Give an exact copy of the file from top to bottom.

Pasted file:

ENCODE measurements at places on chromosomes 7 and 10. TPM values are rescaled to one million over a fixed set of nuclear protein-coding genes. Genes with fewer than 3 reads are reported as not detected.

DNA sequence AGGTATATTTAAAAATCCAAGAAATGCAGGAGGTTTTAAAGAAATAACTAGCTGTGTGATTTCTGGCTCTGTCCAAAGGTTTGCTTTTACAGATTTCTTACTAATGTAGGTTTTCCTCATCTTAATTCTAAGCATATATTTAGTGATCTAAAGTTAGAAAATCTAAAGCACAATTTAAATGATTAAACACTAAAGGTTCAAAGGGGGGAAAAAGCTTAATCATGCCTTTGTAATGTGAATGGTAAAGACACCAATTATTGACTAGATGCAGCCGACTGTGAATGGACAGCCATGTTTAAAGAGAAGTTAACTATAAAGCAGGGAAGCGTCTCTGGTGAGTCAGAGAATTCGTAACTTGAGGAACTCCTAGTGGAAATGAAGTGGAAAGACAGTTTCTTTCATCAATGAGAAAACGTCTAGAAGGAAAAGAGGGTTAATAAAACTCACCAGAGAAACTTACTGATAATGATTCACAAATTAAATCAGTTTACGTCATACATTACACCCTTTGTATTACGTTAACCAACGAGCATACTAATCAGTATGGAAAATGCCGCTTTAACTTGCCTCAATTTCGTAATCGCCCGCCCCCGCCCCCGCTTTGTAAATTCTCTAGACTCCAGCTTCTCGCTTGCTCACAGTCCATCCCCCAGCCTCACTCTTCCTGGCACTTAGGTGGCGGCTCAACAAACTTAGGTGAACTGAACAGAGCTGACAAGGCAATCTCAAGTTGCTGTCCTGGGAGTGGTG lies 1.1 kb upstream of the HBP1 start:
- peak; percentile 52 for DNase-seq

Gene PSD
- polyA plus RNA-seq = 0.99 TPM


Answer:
ENCODE measurements at places on chromosomes 7 and 10. TPM values are rescaled to one million over a fixed set of nuclear protein-coding genes. Genes with fewer than 3 reads are reported as not detected.

DNA sequence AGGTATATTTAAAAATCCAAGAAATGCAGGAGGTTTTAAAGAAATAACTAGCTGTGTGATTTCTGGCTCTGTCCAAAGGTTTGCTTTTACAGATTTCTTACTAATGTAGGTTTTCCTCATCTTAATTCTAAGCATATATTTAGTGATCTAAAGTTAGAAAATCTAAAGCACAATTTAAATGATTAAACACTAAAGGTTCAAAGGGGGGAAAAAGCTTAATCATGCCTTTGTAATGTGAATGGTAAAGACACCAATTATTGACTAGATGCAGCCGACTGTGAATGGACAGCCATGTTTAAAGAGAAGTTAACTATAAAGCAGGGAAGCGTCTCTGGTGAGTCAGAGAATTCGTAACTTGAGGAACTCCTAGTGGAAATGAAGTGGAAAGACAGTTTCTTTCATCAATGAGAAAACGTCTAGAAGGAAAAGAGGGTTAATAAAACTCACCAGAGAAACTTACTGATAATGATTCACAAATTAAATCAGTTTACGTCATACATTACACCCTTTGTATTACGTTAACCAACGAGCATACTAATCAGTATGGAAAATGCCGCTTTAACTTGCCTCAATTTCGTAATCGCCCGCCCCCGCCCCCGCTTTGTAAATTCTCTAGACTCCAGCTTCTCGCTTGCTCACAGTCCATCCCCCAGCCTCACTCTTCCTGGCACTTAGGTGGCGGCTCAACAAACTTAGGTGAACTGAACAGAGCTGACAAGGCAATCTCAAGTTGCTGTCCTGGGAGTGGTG lies 1.1 kb upstream of the HBP1 start:
- peak; percentile 52 for DNase-seq

Gene PSD
- polyA plus RNA-seq = 0.99 TPM